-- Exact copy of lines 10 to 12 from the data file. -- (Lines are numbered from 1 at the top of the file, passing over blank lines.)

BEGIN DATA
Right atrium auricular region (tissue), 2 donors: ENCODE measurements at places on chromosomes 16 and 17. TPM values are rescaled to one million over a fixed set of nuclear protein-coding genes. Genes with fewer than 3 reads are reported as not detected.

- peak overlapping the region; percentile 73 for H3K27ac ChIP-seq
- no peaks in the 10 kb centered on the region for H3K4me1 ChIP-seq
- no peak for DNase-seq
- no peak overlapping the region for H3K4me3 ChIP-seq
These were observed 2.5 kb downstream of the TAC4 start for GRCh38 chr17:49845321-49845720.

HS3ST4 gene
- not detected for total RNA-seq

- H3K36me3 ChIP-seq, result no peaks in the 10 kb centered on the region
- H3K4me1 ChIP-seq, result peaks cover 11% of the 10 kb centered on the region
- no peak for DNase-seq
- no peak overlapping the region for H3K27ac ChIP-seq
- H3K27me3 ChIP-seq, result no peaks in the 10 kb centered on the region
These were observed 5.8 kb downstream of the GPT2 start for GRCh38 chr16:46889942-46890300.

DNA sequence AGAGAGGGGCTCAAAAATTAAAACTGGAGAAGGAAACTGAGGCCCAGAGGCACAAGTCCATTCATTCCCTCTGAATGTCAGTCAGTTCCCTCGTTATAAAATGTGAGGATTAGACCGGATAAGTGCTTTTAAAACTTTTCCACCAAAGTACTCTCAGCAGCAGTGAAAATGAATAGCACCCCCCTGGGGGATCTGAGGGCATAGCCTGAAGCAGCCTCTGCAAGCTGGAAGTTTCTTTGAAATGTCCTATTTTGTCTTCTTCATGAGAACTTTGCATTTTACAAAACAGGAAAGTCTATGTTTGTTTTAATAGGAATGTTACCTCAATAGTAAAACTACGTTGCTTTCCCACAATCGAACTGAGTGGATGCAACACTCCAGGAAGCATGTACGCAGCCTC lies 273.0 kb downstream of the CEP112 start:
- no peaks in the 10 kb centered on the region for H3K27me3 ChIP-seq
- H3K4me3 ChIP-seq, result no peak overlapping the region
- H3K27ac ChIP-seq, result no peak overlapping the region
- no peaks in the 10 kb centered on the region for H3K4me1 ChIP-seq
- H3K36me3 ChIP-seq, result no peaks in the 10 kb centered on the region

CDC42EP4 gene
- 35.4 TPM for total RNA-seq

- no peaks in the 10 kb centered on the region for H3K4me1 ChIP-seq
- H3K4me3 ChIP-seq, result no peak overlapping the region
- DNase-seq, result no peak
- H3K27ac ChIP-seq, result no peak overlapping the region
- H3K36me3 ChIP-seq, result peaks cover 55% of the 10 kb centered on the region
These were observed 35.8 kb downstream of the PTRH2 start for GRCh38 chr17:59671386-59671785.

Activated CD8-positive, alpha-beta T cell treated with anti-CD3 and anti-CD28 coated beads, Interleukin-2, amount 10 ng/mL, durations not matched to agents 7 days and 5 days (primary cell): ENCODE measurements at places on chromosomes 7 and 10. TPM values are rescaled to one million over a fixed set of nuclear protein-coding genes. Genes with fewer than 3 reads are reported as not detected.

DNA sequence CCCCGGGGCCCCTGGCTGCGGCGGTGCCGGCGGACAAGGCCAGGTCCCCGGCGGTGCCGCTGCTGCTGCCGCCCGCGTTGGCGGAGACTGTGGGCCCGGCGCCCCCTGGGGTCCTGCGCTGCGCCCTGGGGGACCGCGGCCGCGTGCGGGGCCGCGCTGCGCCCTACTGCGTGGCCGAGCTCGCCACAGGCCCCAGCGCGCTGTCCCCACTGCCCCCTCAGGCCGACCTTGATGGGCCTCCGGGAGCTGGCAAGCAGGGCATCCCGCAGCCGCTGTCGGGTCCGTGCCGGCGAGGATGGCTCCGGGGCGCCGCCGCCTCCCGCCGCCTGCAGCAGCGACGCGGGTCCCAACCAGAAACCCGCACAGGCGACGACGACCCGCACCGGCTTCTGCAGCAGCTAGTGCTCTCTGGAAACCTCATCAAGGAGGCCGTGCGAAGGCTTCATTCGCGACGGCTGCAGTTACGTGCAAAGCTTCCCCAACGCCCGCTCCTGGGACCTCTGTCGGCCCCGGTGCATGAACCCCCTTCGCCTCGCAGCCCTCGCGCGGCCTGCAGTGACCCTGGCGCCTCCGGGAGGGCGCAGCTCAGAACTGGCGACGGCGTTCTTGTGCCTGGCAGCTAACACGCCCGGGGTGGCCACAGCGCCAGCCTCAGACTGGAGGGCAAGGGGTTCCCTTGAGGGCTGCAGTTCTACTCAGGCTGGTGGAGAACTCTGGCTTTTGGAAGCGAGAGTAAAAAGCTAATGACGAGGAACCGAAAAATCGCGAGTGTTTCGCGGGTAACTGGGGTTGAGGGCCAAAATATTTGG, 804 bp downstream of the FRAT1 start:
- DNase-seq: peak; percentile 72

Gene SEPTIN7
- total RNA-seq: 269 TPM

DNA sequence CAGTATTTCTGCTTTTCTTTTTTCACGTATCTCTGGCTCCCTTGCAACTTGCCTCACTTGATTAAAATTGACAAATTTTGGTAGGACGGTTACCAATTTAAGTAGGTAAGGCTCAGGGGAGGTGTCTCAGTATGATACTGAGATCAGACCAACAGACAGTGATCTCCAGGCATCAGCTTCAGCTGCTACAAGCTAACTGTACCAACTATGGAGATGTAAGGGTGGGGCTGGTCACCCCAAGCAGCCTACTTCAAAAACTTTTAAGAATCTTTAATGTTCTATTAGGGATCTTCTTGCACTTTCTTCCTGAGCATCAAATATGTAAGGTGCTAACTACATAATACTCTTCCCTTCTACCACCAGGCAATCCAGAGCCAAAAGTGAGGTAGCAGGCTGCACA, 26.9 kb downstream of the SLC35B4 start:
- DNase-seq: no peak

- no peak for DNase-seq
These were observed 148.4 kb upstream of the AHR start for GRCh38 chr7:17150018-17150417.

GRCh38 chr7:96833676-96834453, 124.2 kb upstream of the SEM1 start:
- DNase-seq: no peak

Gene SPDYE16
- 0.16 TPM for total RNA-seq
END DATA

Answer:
- H3K4me1 ChIP-seq, result peaks cover 11% of the 10 kb centered on the region
- no peak for DNase-seq
- no peak overlapping the region for H3K27ac ChIP-seq